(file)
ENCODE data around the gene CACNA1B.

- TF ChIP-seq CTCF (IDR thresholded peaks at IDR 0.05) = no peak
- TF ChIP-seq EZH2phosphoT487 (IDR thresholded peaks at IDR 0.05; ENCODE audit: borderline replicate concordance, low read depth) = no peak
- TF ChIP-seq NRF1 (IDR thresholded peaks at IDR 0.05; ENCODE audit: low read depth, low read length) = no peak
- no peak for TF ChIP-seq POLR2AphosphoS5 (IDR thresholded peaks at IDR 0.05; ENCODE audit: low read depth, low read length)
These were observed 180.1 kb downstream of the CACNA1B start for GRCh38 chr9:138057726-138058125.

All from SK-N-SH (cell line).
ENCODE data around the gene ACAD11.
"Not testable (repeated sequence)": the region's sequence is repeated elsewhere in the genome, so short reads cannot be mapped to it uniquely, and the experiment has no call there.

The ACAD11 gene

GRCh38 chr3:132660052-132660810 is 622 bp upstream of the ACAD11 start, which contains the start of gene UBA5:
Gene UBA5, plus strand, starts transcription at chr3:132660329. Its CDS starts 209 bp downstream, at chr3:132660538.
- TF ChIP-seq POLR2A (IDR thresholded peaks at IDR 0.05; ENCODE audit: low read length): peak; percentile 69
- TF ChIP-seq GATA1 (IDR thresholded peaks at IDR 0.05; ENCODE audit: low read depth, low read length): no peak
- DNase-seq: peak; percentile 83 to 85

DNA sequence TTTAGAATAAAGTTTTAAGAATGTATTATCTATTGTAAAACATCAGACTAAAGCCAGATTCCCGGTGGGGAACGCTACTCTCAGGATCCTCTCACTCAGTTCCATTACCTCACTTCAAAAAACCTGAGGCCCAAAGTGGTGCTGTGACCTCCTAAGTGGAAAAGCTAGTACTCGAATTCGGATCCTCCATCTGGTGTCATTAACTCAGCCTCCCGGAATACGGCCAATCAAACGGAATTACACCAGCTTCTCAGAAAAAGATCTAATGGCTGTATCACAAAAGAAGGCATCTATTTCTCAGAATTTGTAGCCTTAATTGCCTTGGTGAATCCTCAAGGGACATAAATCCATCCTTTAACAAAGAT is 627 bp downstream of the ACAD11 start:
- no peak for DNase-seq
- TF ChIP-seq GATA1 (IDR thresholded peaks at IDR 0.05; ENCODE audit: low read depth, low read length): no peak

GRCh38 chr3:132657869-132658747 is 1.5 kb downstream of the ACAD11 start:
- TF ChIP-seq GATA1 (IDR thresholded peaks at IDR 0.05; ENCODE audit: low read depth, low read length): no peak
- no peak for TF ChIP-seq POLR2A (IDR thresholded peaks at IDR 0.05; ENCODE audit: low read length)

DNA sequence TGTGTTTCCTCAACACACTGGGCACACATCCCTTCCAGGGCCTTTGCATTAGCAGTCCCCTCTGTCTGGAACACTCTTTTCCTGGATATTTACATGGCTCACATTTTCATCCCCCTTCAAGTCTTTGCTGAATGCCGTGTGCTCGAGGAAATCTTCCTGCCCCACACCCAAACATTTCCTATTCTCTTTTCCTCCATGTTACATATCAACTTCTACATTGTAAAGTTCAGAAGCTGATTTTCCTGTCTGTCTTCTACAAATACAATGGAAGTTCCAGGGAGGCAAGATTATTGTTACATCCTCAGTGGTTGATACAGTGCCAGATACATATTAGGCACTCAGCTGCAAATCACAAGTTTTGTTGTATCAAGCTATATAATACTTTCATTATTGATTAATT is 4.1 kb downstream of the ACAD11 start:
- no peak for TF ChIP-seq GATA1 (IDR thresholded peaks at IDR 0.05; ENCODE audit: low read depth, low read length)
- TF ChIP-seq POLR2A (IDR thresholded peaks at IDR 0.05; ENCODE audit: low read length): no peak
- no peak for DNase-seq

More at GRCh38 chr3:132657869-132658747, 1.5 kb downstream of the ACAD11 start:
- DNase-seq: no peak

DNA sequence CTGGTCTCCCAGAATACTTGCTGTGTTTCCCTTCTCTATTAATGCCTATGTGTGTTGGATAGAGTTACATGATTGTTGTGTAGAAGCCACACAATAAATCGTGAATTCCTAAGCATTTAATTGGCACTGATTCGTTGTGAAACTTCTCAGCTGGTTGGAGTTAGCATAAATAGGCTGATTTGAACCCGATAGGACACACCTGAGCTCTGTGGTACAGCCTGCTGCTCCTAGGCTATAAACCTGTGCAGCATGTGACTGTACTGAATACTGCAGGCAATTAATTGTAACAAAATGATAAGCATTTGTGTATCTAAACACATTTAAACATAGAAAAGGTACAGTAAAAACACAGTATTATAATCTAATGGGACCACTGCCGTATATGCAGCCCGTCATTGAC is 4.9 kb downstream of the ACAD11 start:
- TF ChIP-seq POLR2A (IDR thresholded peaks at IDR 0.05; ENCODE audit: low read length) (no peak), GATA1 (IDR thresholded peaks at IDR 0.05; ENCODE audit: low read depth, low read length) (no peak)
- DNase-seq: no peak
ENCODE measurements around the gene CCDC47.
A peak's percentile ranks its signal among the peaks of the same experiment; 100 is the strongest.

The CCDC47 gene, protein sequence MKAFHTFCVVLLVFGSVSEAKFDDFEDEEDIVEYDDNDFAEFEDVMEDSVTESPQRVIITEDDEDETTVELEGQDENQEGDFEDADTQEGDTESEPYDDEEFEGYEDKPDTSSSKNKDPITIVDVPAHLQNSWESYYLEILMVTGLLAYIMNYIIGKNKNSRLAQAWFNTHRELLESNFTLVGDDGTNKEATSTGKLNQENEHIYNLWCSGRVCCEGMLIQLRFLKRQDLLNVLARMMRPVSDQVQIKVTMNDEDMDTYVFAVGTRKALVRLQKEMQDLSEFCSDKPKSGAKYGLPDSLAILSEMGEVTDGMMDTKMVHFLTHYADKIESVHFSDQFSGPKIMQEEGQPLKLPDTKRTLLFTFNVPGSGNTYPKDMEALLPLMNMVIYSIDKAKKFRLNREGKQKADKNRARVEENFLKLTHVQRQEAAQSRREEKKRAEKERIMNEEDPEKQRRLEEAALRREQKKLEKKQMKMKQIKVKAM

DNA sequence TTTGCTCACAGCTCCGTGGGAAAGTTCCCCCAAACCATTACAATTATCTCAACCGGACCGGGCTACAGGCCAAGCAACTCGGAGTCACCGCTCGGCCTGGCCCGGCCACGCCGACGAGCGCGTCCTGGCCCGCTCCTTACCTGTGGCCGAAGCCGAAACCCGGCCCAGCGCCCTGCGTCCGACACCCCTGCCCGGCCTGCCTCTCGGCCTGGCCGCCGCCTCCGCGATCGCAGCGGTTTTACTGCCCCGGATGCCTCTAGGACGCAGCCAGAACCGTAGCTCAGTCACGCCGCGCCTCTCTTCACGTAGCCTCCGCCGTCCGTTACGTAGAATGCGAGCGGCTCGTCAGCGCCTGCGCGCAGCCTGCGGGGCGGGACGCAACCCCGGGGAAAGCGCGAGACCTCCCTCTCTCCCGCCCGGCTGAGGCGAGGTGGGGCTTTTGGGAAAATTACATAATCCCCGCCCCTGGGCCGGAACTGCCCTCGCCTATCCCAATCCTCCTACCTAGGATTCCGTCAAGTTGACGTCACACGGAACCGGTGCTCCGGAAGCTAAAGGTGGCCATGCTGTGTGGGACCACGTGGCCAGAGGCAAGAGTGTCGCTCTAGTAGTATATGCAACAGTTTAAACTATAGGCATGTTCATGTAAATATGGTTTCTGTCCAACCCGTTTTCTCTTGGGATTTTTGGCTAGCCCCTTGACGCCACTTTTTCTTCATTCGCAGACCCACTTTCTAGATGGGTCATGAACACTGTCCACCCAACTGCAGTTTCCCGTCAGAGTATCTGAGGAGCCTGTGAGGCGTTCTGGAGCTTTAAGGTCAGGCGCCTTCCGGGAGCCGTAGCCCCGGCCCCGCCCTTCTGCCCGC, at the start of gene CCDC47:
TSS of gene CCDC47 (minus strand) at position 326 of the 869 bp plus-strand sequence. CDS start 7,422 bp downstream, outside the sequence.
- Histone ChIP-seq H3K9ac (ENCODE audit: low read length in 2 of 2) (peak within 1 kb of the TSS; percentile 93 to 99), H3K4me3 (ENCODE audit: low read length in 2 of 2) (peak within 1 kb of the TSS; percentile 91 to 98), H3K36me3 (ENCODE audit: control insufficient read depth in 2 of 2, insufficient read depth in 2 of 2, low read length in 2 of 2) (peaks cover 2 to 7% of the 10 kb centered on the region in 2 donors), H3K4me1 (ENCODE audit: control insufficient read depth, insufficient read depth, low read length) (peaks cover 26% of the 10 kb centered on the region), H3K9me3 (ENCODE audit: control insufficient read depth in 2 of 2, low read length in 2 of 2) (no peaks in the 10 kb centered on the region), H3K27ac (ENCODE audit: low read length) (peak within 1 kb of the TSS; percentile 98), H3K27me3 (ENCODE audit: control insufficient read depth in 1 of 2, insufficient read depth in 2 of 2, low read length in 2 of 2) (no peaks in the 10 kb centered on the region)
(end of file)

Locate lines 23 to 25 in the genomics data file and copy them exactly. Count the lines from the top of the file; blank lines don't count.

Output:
- no peak for TF ChIP-seq GATA1 (IDR thresholded peaks at IDR 0.05; ENCODE audit: low read depth, low read length)
- TF ChIP-seq POLR2A (IDR thresholded peaks at IDR 0.05; ENCODE audit: low read length): no peak
- no peak for DNase-seq